For blood glucose levels (strictly speaking it is concentration) both mg/dL and mmol/L are metric but the correct SI (Systme Internationale d’Units) is mmol/L and that is what is used in Australia and much of Europe.

Thanks Rob…
I have decided on offering the following options

  • Blood Pressure readings - either mm/Hg or kPa , but as you mentioned I bet 99.9% will stay with mm/Hg
  • Glucose readings - either mg/dL or mmol/L , mg/dL is what is used in the US (and apparently Germany according to Christian)
  • Weight - either pounds (lbs) or Kilos (kg), at users discretion
  • Height - either feet or cm again, at users discretion

Each of these four items can have either unit selected, so its not an all US or all Metric situation

Thanks for all the input,

Rob… I “assume” that A1C is universal as expressed in percentage?

You might want to add m to your height option. In NZ we measure adults in m while children up to 90cm (strange that’s about 3ft) use cm.

I concur with Rob, although I should mention that the UK has its own idiosyncrasies - end tidal CO2 in kPa, but Australians generally like mmHG (I suspect you don’t need that one)

In Australia, we tend to use cm for adults as well as children

I thought about that, but numerous articles I read, said the most acceptable way was to express in “cm”, since the difference is the inclusion (or exclusion) of a decimal point. and most people will be under 2 meters since that is 6’6" which is rather tall

[quote=392534:@Dave S]
Rob… I “assume” that A1C is universal as expressed in percentage?[/quote]

Yes, HbA1c is a percentage of haemoglobin that is glycated, so always a percentage (of total haemoglobin). This is a ratio, so not metric or imperial.

In metric it doesn’t really matter which multiple you use - so height can be cm or m. My height is 1.83m = 183cm = 1830mm - metric is easy.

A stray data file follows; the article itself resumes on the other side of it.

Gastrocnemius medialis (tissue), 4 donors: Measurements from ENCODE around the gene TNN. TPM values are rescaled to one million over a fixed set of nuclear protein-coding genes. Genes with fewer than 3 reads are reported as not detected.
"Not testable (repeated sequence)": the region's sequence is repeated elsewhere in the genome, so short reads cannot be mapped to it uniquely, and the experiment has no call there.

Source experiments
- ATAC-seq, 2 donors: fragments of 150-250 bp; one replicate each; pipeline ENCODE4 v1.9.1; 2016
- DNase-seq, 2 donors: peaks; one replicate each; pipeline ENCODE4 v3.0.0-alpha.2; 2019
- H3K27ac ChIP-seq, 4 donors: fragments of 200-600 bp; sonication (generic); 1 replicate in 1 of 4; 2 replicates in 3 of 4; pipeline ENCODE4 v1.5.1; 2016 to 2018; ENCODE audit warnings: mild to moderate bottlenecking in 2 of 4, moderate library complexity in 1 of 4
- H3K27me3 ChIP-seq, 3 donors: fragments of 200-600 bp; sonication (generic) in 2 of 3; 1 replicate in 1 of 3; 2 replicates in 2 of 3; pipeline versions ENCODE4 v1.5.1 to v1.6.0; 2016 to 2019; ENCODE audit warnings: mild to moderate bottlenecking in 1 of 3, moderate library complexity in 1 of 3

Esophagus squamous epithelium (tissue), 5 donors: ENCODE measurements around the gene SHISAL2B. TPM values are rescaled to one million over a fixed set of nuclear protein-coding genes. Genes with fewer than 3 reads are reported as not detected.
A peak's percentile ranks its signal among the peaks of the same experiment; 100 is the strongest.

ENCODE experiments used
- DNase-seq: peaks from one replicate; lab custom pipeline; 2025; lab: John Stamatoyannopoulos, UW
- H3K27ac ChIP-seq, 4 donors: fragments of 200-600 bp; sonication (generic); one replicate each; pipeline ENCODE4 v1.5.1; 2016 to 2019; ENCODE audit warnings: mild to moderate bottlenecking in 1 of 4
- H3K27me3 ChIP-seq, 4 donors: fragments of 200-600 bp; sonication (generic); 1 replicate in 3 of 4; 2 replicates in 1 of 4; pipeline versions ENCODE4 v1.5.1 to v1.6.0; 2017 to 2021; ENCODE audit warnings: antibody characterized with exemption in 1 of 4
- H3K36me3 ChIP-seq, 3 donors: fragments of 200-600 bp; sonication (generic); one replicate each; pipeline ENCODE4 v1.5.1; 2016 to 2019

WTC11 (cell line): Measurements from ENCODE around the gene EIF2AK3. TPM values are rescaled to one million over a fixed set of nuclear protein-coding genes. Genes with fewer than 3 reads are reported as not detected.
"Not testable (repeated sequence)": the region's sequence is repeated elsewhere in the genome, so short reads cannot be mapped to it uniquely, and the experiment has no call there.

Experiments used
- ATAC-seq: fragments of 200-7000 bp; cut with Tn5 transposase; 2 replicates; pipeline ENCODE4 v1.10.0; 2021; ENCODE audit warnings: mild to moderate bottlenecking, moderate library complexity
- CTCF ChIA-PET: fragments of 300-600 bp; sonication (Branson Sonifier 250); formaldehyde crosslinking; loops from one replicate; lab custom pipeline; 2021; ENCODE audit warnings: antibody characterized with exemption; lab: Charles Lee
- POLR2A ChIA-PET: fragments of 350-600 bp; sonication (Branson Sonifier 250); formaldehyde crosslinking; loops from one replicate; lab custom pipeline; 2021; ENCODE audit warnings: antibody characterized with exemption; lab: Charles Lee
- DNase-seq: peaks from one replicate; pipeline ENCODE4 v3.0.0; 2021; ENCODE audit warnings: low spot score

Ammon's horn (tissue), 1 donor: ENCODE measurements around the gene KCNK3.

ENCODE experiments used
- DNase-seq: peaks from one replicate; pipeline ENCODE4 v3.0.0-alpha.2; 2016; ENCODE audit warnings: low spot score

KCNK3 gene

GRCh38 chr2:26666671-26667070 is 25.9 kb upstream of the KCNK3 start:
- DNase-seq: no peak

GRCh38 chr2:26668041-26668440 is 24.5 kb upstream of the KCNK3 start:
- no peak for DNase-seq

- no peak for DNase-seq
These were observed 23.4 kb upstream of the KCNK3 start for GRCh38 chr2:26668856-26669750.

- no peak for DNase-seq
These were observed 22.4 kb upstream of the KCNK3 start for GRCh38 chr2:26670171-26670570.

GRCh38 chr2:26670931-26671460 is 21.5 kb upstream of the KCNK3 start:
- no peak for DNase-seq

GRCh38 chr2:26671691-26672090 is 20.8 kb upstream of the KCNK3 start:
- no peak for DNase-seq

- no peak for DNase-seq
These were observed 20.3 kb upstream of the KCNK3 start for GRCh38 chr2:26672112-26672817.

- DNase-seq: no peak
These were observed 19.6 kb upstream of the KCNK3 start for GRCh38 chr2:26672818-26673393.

I’m not sure what your app does, but another useful measure is the Body Mass Index (BMI). Weight (in kg) divided by height (in m) squared. It is used as a measure of obesity as it adjusts for a person’s height. A BMI between 20-25 is considered healthy, 25-30 is considered overweight, 30-35 is considered obese, and above 35 is considered “morbidly obese”. The BMI is not a perfect measure as someone could be very muscular and have a high BMI, but the vast majority of people with a high BMI are not muscular, just obese. The units for BMI are technically kg/m2 (meter squared) but are usually not included.

Do you have a list of units that you haven’t mentioned that you wish to discuss?
I suspect you are just looking at BMI and diabetic management.
I can give you the formula for fat free mass if you think that would be useful. It is interesting how many people freak out when they realise just how much of their total body weight is fat!

Now that’s why my Dr tells me I’m not tall enough :slight_smile:

We all talk about miles-per-gallon but buy in litres in the UK
So it’s now difficult to quickly know how far the fuel you just bought will take you.
Horrified to find that the current £ per gallon figure is nearly £6 :frowning:
And UK gallons arent as big as US gallons!!

This app is designed to track personal medical information…

  • Glucose readings (I’m type 2 and send a report to my Dr. once a week), this will include real A1C, as well as an “estimated” A1C based on an analysis of readings (not as accurate of course, but provides a “trend”
  • Blood Pressure, Systolic/Diastolic and Pulse rate (including calculated MAP
  • Weight / Height which will allow for BMI
  • track all medications current and past (since each Dr always asks for a current list)
  • allergies
  • past medical conditions
  • immunizations
  • emergency contacts
  • healthcare provider contacts
  • reports, graphs, emails, etc. etc.

And before someone says it, yes I know there are dozens of similar apps, but I have yet to find ONE that does all of these things (usually its 3 or 4 apps with inconsistent overlaps), and/or they require InApp purchase, or have constant popup ads or you have to sign up to same cloud service.

So, these are (I believe) all the measurements I need, my main interest was in how there were express outside the US, and your responses have pointed me in the right direction… And I have all the equations for MAP, BMI, A1C as well as the various conversions from one unit type to another… Thanks

Hey Dave,

Good luck with this project. Can I suggest you also add blood type & donation history (in NZ I donate whole blood & plasma, but some people can donate whole + platelets or just platelets/plasma).

Are you going to distribute mobile + desktop?